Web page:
The Senate’s decision
There is no doubt that the decision on the Tucker's Point Special Development Order is difficult. It is a classic public interest debate in which the community's different needs have to be weighed before a decision is made.
The arguments in favour of the SDO largely fall on how it might help the resort and tourism generally survive, with the saving of jobs and the importance of having a top class resort, which Tucker's Point is, and functioning in Bermuda as added factors. There is the added question of what effect a foreclosure or putting Tucker's Point into receivership might have on the industry and on Bermuda's reputation.
These are valid arguments. Like it or not, Tucker's Point is a beautiful property that is important to tourism and the economy. If it gets through its current problems, it could lead the industry for years to come. Against that, opponents of the SDO have arguments which carry weight as well. This is not the first SDO that Tucker's Point has received, and the arguments in favour of this one are not very different. This begs the question of where this slippery slope might end. The second issue concerns the very real loss of important open spaces for Bermuda as a whole. Once developed, they are gone forever. This should not be taken lightly. Vast swathes of one of Bermuda's last major open spaces will be lost if the development goes ahead as presently constituted.
The third is a business argument. Tucker's Point has not opened its books to the public, although reporting by this newspaper does show its financial position is very poor. There is no certainty that if the SDO is granted and the real estate is developed and sold, that the resort will be any more viable than it is now. It will have either reduced its debt, or increased its collateral in terms of its assets, but if the hotel continues to lose money, and the economy does not improve, Bermuda may be facing these same questions in five years when Tucker's Point is back at the table asking for more zoning changes so it can sell more land.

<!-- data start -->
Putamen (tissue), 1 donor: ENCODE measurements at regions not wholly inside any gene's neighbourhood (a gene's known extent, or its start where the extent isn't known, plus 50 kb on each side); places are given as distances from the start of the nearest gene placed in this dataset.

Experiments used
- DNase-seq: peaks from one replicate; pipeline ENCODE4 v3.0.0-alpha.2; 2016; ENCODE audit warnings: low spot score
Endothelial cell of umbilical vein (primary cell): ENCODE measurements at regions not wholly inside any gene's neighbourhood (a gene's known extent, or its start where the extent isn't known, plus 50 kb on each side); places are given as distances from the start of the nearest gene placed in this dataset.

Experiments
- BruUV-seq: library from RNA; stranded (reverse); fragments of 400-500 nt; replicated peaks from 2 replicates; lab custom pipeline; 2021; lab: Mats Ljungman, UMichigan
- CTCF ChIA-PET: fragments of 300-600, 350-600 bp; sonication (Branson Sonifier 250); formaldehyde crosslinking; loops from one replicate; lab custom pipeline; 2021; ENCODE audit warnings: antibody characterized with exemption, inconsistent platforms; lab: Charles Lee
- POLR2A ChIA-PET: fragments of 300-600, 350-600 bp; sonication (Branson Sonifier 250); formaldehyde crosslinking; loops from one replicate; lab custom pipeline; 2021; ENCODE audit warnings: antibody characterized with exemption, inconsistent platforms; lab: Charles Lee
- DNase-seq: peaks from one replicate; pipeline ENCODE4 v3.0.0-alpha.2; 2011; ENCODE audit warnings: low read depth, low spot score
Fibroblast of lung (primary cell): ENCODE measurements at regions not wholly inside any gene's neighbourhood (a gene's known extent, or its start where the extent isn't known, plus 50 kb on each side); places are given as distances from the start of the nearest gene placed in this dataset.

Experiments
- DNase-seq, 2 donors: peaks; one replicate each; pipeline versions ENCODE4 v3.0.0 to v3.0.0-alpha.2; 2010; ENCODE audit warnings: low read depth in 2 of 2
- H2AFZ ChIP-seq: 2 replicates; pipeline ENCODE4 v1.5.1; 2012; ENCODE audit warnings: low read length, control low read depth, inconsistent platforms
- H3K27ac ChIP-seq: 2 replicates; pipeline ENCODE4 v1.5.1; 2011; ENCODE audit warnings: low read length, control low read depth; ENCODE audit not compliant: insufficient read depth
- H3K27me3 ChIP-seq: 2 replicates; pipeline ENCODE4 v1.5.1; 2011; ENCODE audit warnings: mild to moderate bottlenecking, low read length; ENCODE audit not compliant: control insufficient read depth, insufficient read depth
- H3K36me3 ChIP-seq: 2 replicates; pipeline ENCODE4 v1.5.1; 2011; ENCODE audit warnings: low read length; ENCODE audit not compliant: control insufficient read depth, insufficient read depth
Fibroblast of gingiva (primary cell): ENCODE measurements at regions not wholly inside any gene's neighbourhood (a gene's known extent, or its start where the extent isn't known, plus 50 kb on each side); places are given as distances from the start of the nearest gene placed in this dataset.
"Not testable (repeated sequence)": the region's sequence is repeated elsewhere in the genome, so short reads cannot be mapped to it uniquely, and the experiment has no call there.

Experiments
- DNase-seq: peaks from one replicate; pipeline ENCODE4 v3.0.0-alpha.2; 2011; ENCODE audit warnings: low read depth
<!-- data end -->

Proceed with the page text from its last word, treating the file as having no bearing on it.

To be sure, Tucker's Point has been unlucky. It completed its hotel just as the Great Recession struck. And sales of fractional units, a critical part of the resort's business model, dried up as a result. But the resort is not blameless. It was expensive to build at more than $250 million and its opening was delayed. It has had a number of management changes. It has not marketed itself as well as hotels that are parts of chains have.
Governments should not get into the business of saving private companies from their own mistakes unless the public interest is at stake, as with Butterfield Bank. In that case, a collapse would gave devastated the whole economy. The closure of Tucker's Point, although tragic, would not have the same effect. Now that the hotel has the weight of a strong chain Rosewood behind it, it should be marketed more effectively. But even then, the public has the right to feel aggrieved that it has only now come out that a condition of Rosewood coming onboard was approval of the SDO. Another surprise was the news that Mid-Ocean Club has a covenant over some of the land in the proposed development. Reportedly, this is some of the best building land available. If, as seems likely, Mid-Ocean refuses to allow it to be developed, then it will change the nature of the SDO. This is information the public deserved to have.
The SDO now goes to the Senate for approval, and even if it is rejected there, it is likely the Environment Minister could still approve it. Even so, the Independent Senators have a heavy responsibility in this. One of their primary function is to act as a check, or restraint, when the Government tries to move too fast. It would seem to be wise for the public to know more about how Tucker's Point plans to extricate itself from its problems before approving the SDO. There are still too many questions.